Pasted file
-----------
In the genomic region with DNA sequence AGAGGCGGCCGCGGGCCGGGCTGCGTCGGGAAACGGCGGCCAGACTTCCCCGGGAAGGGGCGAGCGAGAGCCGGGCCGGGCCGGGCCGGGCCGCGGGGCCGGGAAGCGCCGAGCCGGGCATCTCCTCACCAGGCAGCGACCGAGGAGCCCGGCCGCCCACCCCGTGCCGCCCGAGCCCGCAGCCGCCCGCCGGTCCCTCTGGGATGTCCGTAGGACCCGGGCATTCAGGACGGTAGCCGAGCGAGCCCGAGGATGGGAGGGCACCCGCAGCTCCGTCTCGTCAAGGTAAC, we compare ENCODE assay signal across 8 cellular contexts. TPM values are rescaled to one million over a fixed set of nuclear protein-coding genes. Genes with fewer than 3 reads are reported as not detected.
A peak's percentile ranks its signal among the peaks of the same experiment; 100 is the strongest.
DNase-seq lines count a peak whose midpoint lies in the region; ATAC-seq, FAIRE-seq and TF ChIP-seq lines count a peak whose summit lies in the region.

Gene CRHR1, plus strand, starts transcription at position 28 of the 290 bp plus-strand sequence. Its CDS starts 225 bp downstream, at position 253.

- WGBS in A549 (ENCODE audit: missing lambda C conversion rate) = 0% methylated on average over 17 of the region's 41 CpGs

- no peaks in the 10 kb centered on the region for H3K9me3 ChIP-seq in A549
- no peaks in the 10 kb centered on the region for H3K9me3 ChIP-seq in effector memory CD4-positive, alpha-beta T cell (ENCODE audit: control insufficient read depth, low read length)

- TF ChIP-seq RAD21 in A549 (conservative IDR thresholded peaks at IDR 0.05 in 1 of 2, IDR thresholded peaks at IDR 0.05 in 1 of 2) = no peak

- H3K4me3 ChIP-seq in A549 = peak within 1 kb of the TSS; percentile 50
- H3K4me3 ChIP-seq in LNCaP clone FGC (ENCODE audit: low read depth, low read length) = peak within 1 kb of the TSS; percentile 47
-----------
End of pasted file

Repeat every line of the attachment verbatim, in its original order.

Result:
In the genomic region with DNA sequence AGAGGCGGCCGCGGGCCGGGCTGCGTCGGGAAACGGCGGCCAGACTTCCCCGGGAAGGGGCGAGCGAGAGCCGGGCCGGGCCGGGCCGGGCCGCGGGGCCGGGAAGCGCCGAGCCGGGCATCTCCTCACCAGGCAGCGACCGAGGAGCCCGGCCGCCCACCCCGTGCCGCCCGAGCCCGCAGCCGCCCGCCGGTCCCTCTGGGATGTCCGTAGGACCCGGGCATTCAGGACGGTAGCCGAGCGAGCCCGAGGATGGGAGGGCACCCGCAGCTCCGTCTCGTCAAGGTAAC, we compare ENCODE assay signal across 8 cellular contexts. TPM values are rescaled to one million over a fixed set of nuclear protein-coding genes. Genes with fewer than 3 reads are reported as not detected.
A peak's percentile ranks its signal among the peaks of the same experiment; 100 is the strongest.
DNase-seq lines count a peak whose midpoint lies in the region; ATAC-seq, FAIRE-seq and TF ChIP-seq lines count a peak whose summit lies in the region.

Gene CRHR1, plus strand, starts transcription at position 28 of the 290 bp plus-strand sequence. Its CDS starts 225 bp downstream, at position 253.

- WGBS in A549 (ENCODE audit: missing lambda C conversion rate) = 0% methylated on average over 17 of the region's 41 CpGs

- no peaks in the 10 kb centered on the region for H3K9me3 ChIP-seq in A549
- no peaks in the 10 kb centered on the region for H3K9me3 ChIP-seq in effector memory CD4-positive, alpha-beta T cell (ENCODE audit: control insufficient read depth, low read length)

- TF ChIP-seq RAD21 in A549 (conservative IDR thresholded peaks at IDR 0.05 in 1 of 2, IDR thresholded peaks at IDR 0.05 in 1 of 2) = no peak

- H3K4me3 ChIP-seq in A549 = peak within 1 kb of the TSS; percentile 50
- H3K4me3 ChIP-seq in LNCaP clone FGC (ENCODE audit: low read depth, low read length) = peak within 1 kb of the TSS; percentile 47